Approaches to measuring your omnichannel strategy
As the retail experience changes, understanding how your online and offline channels interact is more important than ever. Here, we highlight the different approaches to measuring the relationship between in-store and e-commerce sales to help boost your omnichannel strategy.
1: Distance decay of ecommerce
Distance decay of ecommerce is the effect that distance to a physical store location will have on consumers’ willingness to purchase directly online. This first example looks at the sales penetration for ecommerce, specifically direct to the customer. On this graph, the Y-axis represents the sales penetration for ecommerce in a given geography, and the X-axis represents distance measured in units of minutes.
When analyzing ecommerce sales, it is straightforward to append a transaction to a location allowing you to map and measure your performance in terms of penetration rate at a household level. In our example, you can see a relationship between the store and the online sales in that marketplace. In this case, there are relatively high penetration rates, where households within ten minutes are contributing $160, and as you move away, the penetration rate begins to decline.
In some cases, we see spikes in household ecommerce sales on the fringe of the trade area. This might be the case of customers not wanting to make the trip back and ordering online instead.
2: Utilizing a test vs. control approach to measure the impact of changes to a retailer’s store network
One approach is a test vs. control method to understand the impact of changes in your brick-and-mortar network. This method has you compare one store/trade area, which would be the test, to a control group. In this approach, if the test and control are similar in the pre-period and nothing changes to the test for the post-period, it is assumed then they will stay similar. After the change is applied to the test, you would analyze the delta (difference) between the control group and the test to measure its effect on ecommerce sales.
What happens when you close a store in a market?
When using the test vs. control method for store closing, you’ll identify a set of control store trade areas that have a similar performance during a pre-period relative to the trade area of the closing store. The critical assumption is that if there were no change, the closing store’s trade area would continue to perform at the same level.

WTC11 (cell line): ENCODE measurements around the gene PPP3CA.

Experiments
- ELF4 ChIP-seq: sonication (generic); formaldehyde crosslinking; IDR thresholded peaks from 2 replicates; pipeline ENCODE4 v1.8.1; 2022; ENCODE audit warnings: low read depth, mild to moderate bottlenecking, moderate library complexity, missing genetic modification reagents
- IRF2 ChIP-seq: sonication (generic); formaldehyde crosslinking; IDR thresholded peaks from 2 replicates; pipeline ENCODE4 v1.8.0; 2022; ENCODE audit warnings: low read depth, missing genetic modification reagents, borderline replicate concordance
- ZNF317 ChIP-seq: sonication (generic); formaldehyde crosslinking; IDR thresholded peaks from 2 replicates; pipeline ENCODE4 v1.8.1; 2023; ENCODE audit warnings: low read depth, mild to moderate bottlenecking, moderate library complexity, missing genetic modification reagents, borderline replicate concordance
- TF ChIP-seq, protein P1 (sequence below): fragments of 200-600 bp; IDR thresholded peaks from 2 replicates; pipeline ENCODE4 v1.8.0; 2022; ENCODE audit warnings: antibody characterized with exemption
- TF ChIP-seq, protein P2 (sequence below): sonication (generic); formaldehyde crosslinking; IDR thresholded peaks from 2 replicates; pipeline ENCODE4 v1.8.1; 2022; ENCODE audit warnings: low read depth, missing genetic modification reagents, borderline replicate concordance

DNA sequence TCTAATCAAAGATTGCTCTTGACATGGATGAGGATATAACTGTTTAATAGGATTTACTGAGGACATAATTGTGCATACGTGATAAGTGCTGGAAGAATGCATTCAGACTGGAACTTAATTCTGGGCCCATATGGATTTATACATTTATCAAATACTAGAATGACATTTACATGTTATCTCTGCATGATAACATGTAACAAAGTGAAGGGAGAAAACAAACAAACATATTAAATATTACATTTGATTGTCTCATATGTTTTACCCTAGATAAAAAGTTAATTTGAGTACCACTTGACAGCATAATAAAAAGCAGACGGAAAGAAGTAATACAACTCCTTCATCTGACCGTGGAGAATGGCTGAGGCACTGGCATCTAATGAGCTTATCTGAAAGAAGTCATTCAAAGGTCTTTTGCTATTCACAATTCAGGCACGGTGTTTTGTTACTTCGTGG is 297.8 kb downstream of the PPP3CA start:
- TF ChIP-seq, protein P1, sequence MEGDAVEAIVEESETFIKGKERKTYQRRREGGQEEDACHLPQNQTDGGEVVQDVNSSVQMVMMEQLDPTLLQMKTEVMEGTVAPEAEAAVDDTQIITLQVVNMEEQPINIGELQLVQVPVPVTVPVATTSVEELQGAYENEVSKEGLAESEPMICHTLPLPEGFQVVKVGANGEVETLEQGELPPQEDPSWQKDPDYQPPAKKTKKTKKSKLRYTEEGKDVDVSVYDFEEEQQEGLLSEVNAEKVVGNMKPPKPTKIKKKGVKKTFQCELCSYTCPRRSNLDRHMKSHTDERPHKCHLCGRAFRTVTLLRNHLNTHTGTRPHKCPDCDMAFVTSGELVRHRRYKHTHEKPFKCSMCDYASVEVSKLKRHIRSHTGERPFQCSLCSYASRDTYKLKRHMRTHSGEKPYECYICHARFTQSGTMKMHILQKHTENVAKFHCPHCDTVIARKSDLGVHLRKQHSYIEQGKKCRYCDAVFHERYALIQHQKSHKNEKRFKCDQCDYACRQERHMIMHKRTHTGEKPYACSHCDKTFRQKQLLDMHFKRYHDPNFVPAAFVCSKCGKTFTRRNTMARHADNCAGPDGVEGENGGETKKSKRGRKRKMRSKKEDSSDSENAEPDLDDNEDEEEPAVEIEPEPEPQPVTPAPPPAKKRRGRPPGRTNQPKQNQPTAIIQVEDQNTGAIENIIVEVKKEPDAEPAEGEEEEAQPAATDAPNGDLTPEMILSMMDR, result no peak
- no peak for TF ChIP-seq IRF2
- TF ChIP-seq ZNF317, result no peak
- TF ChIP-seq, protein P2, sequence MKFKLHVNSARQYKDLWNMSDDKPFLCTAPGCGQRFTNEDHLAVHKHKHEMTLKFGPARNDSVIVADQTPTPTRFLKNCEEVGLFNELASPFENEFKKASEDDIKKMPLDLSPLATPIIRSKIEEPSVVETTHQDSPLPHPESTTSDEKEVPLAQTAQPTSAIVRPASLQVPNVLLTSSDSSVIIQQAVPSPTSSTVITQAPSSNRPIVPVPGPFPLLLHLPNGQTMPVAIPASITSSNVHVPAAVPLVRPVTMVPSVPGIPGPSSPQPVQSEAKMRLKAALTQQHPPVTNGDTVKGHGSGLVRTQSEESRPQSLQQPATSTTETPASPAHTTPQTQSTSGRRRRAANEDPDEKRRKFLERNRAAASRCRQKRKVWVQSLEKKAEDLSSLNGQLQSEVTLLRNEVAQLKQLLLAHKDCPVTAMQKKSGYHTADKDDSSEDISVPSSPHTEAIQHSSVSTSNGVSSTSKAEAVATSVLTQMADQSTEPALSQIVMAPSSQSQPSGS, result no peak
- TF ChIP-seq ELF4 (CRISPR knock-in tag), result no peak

In this example, the orange line represents the closing store’s trade area, and the blue line represents control trade areas (best practice is to represent 10, 15, maybe even 20). The performance in the pre-period is consistent with control trade areas leading up to the store closing. Both are trending up approximately 25%. After the store is closed, the closing store’s trade area significantly outperforms the control group in online ecommerce sales. The delta is about 17%. Based on these results, the store closing drove an increase in ecommerce sales, indicating that customers have remained loyal to the brand and have shifted to ecommerce.
What happens when you open a store?
When measuring the performance of an opening store, we will use the same method but with a different approach. First, you will need to identify “whitespace” or geographic areas outside of a store’s trade area. The white space would be considered the control. The next step is to compare the whitespace ecommerce performance to the trade areas for the opening store location during a pre-period and then measure the delta between the controlled white space to the newly opened store’s trade area.
In this example, the blue line represents the control, or whitespace, and the orange line represents the trade area in which a store will be opening. In the pre-period, both are growing at a similar rate; when the new store opens, there is a -6% in the delta to control, signaling a decline in the trade area’s ecommerce online sales compared to the control. Based on these results, the store opening negatively impacted ecommerce sales, indicating customers have shifted from online to shopping at the store location. This example shows that store opening negatively impacted ecommerce sales. Still, it is essential to understand that every retailer is different and that some may see an increase in ecommerce sales when opening a store.
3: Chainwide trade area analysis: Transference
Finally, as we see this growth of ecommerce and specifically ecommerce growth that doesn’t involve the store, do we find a relationship between in-store and online sales growth, and specifically, are we seeing transference or cannibalization? Are we seeing brick-and-mortar stores lose out on potential growth because customers choose to shop online instead?
In this example, the retailer’s stores have been divided into quartiles based on brick and mortar trade area comp performance. To the right, the first column represents the average brick-and-mortar comps, and the second column represents the direct-to-customer comp performance. Here we can see that the highest brick and mortar comp group has the lowest ecommerce or direct-to-consumer sales, and the lowest comp group has the highest DTC growth. This indicates that there is likely cannibalization between ecommerce and store sales. If store sales are being cannibalized by online performance, it can put pressure on a store’s P&L and require changes to operating costs (labor, occupancy) to stabilize.
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